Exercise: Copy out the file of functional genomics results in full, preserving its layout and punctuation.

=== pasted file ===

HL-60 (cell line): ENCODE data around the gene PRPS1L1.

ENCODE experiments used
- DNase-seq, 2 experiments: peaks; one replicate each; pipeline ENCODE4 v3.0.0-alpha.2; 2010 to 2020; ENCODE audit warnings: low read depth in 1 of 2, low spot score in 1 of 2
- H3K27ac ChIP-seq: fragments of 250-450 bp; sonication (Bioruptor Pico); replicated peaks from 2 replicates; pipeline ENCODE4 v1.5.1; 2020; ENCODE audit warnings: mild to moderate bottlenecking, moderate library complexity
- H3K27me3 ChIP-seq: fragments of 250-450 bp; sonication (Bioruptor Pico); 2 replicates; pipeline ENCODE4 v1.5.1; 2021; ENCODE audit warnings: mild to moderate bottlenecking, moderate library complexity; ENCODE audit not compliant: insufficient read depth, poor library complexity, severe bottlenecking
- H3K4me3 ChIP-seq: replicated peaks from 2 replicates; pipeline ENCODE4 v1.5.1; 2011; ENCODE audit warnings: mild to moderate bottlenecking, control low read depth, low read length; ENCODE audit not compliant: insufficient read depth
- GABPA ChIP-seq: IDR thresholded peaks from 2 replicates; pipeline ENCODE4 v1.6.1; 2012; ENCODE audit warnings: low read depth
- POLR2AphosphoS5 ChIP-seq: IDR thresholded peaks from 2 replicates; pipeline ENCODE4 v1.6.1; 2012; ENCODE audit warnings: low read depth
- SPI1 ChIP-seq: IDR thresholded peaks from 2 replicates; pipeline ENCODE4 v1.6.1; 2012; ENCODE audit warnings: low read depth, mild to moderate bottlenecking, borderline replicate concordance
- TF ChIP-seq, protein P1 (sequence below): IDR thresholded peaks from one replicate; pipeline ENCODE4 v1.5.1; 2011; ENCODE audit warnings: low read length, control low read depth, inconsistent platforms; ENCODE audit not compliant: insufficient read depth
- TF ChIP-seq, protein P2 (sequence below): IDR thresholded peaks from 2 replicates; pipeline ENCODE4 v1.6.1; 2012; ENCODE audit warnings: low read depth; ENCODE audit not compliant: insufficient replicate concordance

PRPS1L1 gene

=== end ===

HL-60 (cell line): ENCODE data around the gene PRPS1L1.

ENCODE experiments used
- DNase-seq, 2 experiments: peaks; one replicate each; pipeline ENCODE4 v3.0.0-alpha.2; 2010 to 2020; ENCODE audit warnings: low read depth in 1 of 2, low spot score in 1 of 2
- H3K27ac ChIP-seq: fragments of 250-450 bp; sonication (Bioruptor Pico); replicated peaks from 2 replicates; pipeline ENCODE4 v1.5.1; 2020; ENCODE audit warnings: mild to moderate bottlenecking, moderate library complexity
- H3K27me3 ChIP-seq: fragments of 250-450 bp; sonication (Bioruptor Pico); 2 replicates; pipeline ENCODE4 v1.5.1; 2021; ENCODE audit warnings: mild to moderate bottlenecking, moderate library complexity; ENCODE audit not compliant: insufficient read depth, poor library complexity, severe bottlenecking
- H3K4me3 ChIP-seq: replicated peaks from 2 replicates; pipeline ENCODE4 v1.5.1; 2011; ENCODE audit warnings: mild to moderate bottlenecking, control low read depth, low read length; ENCODE audit not compliant: insufficient read depth
- GABPA ChIP-seq: IDR thresholded peaks from 2 replicates; pipeline ENCODE4 v1.6.1; 2012; ENCODE audit warnings: low read depth
- POLR2AphosphoS5 ChIP-seq: IDR thresholded peaks from 2 replicates; pipeline ENCODE4 v1.6.1; 2012; ENCODE audit warnings: low read depth
- SPI1 ChIP-seq: IDR thresholded peaks from 2 replicates; pipeline ENCODE4 v1.6.1; 2012; ENCODE audit warnings: low read depth, mild to moderate bottlenecking, borderline replicate concordance
- TF ChIP-seq, protein P1 (sequence below): IDR thresholded peaks from one replicate; pipeline ENCODE4 v1.5.1; 2011; ENCODE audit warnings: low read length, control low read depth, inconsistent platforms; ENCODE audit not compliant: insufficient read depth
- TF ChIP-seq, protein P2 (sequence below): IDR thresholded peaks from 2 replicates; pipeline ENCODE4 v1.6.1; 2012; ENCODE audit warnings: low read depth; ENCODE audit not compliant: insufficient replicate concordance

PRPS1L1 gene